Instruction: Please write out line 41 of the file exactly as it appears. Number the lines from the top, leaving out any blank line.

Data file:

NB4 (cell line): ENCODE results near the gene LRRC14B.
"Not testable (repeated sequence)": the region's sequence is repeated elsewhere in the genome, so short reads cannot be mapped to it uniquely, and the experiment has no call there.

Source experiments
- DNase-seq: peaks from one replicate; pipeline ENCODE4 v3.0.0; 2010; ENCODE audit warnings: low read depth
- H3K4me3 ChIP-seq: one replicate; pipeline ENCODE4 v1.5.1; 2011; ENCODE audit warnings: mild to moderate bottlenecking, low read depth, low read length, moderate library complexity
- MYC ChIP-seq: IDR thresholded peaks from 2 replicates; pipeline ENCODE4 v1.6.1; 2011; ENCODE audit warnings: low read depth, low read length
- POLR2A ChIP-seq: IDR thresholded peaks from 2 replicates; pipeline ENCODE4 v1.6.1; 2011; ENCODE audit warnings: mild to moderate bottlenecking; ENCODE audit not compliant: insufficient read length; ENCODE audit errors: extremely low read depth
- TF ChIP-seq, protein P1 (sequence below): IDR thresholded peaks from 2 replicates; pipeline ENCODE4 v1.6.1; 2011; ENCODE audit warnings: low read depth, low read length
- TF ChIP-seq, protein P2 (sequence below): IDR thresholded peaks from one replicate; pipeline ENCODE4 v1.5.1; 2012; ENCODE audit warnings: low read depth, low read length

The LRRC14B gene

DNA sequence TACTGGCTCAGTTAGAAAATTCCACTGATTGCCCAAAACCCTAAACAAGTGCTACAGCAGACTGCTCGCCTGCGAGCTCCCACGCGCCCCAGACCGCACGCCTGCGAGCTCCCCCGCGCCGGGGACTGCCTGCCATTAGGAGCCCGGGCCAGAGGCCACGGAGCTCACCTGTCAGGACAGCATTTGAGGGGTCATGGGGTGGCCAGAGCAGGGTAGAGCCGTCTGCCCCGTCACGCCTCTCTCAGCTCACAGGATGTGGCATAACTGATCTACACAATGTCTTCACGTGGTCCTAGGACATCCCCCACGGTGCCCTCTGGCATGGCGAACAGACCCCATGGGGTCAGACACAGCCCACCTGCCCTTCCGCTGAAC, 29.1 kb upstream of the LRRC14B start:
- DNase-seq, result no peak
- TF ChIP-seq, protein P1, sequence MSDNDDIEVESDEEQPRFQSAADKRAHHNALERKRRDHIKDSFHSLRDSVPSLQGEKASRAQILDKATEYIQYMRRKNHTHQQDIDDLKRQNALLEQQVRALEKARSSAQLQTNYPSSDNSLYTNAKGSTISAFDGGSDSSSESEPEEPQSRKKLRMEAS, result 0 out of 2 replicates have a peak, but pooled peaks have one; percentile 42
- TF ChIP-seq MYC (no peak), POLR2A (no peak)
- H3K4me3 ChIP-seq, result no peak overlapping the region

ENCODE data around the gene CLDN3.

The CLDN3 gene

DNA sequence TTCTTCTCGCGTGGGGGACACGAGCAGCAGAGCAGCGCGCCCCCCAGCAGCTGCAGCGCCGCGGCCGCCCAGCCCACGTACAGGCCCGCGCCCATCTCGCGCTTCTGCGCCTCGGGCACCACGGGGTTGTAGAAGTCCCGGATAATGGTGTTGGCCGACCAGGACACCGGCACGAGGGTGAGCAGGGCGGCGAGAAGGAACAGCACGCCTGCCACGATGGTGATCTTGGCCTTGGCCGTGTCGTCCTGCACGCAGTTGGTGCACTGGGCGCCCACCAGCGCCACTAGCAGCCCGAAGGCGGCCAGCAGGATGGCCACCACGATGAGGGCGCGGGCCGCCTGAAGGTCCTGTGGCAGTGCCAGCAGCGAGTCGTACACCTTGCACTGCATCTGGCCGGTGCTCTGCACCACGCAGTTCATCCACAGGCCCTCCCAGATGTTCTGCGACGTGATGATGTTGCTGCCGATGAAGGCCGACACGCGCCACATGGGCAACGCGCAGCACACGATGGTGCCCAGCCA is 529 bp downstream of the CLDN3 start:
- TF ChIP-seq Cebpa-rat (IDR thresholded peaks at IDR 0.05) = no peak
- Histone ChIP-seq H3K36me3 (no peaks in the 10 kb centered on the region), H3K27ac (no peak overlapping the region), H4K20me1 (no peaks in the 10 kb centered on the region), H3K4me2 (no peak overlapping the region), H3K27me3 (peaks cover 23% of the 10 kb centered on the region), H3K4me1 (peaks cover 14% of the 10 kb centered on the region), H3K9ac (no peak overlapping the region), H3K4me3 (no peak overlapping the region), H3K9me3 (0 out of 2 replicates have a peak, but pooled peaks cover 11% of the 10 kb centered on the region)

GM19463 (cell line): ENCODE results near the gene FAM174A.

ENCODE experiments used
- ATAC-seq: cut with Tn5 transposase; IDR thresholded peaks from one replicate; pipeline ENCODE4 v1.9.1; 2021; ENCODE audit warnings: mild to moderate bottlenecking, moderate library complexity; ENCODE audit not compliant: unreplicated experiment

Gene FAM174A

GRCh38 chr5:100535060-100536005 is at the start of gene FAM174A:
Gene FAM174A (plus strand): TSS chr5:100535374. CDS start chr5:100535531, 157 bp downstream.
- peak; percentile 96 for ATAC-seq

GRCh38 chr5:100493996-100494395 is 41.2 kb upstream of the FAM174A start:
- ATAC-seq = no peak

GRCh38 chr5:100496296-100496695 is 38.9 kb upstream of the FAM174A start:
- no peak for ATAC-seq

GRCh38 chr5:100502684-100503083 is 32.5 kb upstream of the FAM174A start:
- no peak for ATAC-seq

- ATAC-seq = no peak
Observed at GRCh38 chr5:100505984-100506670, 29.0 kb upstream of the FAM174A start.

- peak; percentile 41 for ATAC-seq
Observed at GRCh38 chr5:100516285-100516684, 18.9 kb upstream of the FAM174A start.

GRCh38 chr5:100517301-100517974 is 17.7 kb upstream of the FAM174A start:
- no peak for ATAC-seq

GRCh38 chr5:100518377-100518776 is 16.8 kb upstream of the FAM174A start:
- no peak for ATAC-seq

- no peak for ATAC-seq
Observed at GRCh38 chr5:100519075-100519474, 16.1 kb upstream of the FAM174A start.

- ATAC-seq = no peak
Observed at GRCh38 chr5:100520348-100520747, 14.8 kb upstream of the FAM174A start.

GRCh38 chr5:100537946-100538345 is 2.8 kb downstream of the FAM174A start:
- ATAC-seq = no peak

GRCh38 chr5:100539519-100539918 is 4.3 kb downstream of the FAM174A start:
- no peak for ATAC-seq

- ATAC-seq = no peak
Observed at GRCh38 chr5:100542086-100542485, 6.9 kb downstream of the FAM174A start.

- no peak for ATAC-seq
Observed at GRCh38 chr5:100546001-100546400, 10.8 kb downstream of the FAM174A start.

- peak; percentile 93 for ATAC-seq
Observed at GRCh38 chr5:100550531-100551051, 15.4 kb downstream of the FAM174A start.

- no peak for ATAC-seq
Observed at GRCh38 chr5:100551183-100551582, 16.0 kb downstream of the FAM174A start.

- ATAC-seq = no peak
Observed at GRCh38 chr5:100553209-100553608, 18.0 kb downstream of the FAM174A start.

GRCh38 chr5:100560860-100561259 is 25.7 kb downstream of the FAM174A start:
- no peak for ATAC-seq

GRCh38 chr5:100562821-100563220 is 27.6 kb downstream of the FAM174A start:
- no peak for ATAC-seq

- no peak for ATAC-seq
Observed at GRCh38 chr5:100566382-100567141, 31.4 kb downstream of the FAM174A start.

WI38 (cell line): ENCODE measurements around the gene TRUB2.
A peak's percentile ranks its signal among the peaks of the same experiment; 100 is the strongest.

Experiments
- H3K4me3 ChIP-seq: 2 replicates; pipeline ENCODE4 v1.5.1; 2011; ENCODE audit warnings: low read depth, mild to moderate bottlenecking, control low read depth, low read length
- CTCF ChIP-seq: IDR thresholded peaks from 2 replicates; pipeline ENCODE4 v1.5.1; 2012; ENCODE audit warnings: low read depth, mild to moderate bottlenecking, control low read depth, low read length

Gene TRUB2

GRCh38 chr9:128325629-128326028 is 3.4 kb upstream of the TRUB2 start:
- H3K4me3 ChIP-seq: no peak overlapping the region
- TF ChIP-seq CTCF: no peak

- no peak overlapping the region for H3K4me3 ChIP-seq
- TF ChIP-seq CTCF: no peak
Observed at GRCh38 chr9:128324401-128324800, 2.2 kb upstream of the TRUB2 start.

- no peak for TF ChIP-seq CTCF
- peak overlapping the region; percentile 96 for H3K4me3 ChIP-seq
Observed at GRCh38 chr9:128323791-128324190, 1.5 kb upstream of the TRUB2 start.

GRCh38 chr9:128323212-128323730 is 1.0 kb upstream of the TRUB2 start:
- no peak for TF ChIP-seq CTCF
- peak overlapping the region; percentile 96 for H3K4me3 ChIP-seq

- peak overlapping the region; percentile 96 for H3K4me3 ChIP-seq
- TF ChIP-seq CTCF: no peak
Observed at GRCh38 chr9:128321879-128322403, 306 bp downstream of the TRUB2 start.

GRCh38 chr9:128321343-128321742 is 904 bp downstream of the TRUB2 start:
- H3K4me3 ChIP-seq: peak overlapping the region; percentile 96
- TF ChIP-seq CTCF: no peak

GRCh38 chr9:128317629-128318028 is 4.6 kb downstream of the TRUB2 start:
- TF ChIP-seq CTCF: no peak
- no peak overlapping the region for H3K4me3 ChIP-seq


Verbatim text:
- no peak for ATAC-seq